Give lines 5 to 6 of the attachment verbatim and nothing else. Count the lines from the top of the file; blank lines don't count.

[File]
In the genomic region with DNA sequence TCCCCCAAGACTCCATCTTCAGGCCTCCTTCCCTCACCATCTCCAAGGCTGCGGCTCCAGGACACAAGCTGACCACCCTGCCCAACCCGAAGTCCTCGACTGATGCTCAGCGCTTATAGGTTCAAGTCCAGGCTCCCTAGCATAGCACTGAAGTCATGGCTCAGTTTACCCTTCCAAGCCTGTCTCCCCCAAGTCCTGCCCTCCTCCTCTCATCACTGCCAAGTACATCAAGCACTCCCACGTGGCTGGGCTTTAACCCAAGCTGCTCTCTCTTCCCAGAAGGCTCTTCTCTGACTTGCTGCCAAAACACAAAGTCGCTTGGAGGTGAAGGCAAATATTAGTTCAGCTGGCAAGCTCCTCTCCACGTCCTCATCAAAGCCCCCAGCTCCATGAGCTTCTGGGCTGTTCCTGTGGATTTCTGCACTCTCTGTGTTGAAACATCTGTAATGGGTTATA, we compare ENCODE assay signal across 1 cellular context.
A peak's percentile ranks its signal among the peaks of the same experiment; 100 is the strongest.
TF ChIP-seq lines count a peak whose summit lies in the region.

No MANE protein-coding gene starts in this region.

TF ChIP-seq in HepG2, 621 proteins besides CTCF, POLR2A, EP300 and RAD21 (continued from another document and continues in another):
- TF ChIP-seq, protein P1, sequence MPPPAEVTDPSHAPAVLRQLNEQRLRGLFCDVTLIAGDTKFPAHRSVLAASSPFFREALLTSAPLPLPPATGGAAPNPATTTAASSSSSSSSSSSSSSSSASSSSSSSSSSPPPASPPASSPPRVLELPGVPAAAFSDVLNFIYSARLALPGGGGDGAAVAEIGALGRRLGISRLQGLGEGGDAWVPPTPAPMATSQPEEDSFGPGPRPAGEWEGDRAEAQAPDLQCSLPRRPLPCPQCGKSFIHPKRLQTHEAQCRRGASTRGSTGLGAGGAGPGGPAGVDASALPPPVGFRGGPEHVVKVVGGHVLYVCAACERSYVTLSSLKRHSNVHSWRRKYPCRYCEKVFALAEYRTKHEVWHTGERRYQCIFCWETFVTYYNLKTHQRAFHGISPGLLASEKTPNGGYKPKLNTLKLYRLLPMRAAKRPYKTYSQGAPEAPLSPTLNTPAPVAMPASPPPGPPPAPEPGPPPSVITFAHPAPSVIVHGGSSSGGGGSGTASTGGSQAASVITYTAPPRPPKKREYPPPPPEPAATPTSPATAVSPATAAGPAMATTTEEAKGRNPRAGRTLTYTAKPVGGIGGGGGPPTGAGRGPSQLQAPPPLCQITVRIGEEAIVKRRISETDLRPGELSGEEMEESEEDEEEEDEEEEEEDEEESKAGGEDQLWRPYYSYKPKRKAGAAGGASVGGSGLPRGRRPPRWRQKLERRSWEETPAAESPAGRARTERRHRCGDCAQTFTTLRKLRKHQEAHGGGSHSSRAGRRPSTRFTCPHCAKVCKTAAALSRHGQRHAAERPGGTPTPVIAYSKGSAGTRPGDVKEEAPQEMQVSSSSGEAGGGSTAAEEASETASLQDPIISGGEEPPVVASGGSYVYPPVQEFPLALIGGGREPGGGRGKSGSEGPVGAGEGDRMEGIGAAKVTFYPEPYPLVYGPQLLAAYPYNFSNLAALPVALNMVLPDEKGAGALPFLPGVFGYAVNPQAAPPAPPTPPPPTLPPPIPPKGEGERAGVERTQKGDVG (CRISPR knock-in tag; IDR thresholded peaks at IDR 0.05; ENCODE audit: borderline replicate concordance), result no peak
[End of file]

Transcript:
TF ChIP-seq in HepG2, 621 proteins besides CTCF, POLR2A, EP300 and RAD21 (continued from another document and continues in another):
- TF ChIP-seq, protein P1, sequence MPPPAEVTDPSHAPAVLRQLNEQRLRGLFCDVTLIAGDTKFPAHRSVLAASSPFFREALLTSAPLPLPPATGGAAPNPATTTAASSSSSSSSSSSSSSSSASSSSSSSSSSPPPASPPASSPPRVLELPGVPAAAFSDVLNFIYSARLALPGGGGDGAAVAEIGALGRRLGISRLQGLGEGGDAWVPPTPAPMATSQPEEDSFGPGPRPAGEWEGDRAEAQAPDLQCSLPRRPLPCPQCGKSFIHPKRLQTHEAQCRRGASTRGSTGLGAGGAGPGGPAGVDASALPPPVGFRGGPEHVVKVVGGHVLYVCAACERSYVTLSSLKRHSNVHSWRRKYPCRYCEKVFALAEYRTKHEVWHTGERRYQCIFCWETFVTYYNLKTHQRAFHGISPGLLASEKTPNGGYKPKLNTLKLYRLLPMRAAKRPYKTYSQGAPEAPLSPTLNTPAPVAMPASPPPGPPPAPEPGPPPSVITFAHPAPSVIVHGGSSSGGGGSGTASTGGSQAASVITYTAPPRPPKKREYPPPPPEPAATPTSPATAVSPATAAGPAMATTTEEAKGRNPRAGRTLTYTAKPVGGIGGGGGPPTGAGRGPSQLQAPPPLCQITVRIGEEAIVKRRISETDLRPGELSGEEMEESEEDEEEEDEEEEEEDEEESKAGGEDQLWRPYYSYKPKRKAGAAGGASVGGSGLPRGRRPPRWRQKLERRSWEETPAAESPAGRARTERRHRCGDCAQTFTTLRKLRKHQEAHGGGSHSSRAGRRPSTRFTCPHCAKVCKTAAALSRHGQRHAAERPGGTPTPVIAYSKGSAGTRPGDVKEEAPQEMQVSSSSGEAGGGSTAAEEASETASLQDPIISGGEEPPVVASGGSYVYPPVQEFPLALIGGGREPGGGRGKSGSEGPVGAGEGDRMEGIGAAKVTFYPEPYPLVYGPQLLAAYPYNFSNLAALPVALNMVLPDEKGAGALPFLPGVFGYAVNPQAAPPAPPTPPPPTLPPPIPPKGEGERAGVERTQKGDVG (CRISPR knock-in tag; IDR thresholded peaks at IDR 0.05; ENCODE audit: borderline replicate concordance), result no peak